Kenneth Aubrey: I don't know. It could mean they didn't get him. Admiral, I think that we should notify Mother 1 to begin transmitting the signal.
Admiral Curtin: Right, it's time. Arthur?
Buckholz: [softly] Yeah.
Maj. Gant: [after outrunning two missiles in the MiG-31] Boy, is this a machine!
Col. Kontarsky: The KGB has just arrested Boris Glazunov, at his flat. Who is in the truck with Upenskoy?
Customs Officer: [confused] Well, it should be Boris Glazunov.
Col. Kontarsky: Exactly! It *should* be Glazunov, *if* Upenskoy is making a delivery.
Customs Officer: Sir, the truck is definitely heading out of the city.
Col. Kontarsky: Well, this is most curious.
Col. Kontarsky: Where is Upenskoy supposed to make his delivery?
Customs Officer: I don't know, but we can certainly find out.
Col. Kontarsky: No. Follow the car to the checkpoint. Priabin is bringing in the other Jew. Perhaps he can tell me something...
General Vladimirov: [on targeting the MiG-31] The infrared guidance system is not the most accurate. It may be necessary for a Soviet aircraft to act as a target. Will you give that order?
First Secretary: [after a moment's thought] Of course.
Upenskoy: [indicating a gun] : You can use this?
Maj. Gant: Yeah, I can use it.
Upenskoy: Good. DON'T, unless it's absolutely necessary.
Upenskoy: Don't say anything. Your words would be useless, maybe even insulting. Just fly the damn plane.
Dr. Baronovich: Mr. Gant, you are an American. You are a free man. I am not. There is a difference. If I resent the men in London who are ordering my death, then it is a small thing when compared with my resentment of the KGB.
First Secretary: You will not, of course, make it to wherever you are going. Goodbye, Mr. Gant!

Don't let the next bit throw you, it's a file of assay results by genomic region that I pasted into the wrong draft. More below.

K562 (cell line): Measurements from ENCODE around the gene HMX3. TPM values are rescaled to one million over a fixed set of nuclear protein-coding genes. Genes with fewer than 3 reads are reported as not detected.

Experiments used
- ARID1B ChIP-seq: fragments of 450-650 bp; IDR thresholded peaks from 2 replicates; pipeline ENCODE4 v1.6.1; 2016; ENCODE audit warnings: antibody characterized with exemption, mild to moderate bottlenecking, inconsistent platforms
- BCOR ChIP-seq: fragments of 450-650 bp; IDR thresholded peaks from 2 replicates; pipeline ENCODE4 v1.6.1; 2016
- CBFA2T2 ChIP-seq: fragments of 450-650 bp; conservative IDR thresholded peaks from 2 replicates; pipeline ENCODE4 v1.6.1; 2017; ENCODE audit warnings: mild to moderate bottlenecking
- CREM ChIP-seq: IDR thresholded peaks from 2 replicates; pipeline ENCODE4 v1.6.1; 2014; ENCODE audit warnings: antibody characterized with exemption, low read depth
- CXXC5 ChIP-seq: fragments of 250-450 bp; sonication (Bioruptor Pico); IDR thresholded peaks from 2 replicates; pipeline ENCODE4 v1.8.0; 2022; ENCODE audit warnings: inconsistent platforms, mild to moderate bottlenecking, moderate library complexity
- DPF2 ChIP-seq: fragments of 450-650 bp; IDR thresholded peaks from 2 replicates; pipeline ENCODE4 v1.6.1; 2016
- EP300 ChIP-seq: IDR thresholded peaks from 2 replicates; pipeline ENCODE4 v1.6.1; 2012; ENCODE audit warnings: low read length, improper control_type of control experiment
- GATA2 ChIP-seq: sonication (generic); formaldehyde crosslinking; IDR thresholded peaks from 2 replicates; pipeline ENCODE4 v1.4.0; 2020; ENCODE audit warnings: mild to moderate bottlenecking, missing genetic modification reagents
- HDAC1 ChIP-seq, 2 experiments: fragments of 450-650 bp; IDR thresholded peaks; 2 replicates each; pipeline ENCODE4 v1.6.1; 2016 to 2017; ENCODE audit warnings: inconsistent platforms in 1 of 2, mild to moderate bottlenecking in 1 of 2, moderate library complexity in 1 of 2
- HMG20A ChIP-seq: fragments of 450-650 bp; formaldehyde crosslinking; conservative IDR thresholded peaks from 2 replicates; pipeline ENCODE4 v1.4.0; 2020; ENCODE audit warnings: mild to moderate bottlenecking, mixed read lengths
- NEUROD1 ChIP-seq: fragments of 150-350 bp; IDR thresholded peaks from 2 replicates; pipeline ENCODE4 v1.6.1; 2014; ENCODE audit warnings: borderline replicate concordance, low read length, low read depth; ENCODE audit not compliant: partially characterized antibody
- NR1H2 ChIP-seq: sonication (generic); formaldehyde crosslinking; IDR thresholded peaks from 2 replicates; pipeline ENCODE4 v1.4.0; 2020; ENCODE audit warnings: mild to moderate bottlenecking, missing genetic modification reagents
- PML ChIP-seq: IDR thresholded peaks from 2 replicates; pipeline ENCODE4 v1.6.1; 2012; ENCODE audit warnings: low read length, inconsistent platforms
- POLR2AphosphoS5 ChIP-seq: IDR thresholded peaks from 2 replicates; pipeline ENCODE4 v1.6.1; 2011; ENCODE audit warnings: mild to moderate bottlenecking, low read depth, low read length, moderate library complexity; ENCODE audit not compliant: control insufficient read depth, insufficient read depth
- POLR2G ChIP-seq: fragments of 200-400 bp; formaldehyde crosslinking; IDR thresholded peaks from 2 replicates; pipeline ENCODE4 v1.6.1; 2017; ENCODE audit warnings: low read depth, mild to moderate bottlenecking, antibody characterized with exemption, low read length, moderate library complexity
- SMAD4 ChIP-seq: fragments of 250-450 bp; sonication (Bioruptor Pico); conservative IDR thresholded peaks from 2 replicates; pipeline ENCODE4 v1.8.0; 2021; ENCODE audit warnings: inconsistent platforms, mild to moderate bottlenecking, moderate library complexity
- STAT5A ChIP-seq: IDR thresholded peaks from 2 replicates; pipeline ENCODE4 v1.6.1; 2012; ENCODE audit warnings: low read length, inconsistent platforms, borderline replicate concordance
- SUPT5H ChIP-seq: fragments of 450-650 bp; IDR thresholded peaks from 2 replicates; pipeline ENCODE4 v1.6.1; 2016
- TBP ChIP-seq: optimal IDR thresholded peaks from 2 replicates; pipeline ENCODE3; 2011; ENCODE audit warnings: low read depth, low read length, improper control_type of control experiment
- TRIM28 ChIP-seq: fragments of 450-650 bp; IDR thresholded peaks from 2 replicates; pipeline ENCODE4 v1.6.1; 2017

Priabin: [speaking of Mitchell Gant] Obviously, sir, he knows our planes, our aircraft, as well as anyone. He would be a good choice for sabotage or analysis of information. But, perhaps he intends a close inspection of the MiG-31!
Col. Kontarsky: [realizing Priabin is implying that Gant may steal the MiG-31] He *cannot* be here for *that*!
Priabin: [realizing he may be right] No sir. Surely not! He couldn't hope to get away with it!
Col. Kontarsky: Thank you, Dmitri, thank you. Well done.
[to his lieutenants]
Col. Kontarsky: Arrest Baronovich and the others now! And no one is to be let near the aircraft! No one! You understand?
[explosions rock the hangar, alarm bells sound]
Col. Kontarsky: [stunned] No!
[Kontarsky has arrived in the hanger, and spotted Gant in the cockpit of the MIG-31]
Col. Kontarsky: Doors. Close the doors!
Kenneth Aubrey: When the first rumors began to filter out of the Soviet Union some three years ago, our theoretical weapons strategists stood before NATO command to explain - with much confidence - that it would take the Soviets a minimum of ten years to develop a Mach Five aircraft with thought-controlled weapons systems. I stand before you today to explain - with much regret - that we were wrong.
Buckholz: Major, you will be flying the most sophisticated warplane on the face of this earth.
First Secretary: Mr. Gant, as you would be aware, I am not interested in the life of one rogue pilot with a poor health record.
[a pair of guards show Kontarsky a drawing of Gant in his disguise, and confirm Gant ordered an extra dog patrol]
Col. Kontarsky: [looking at the drawing] Wait - I have seen this man... and he confirmed those same orders to me!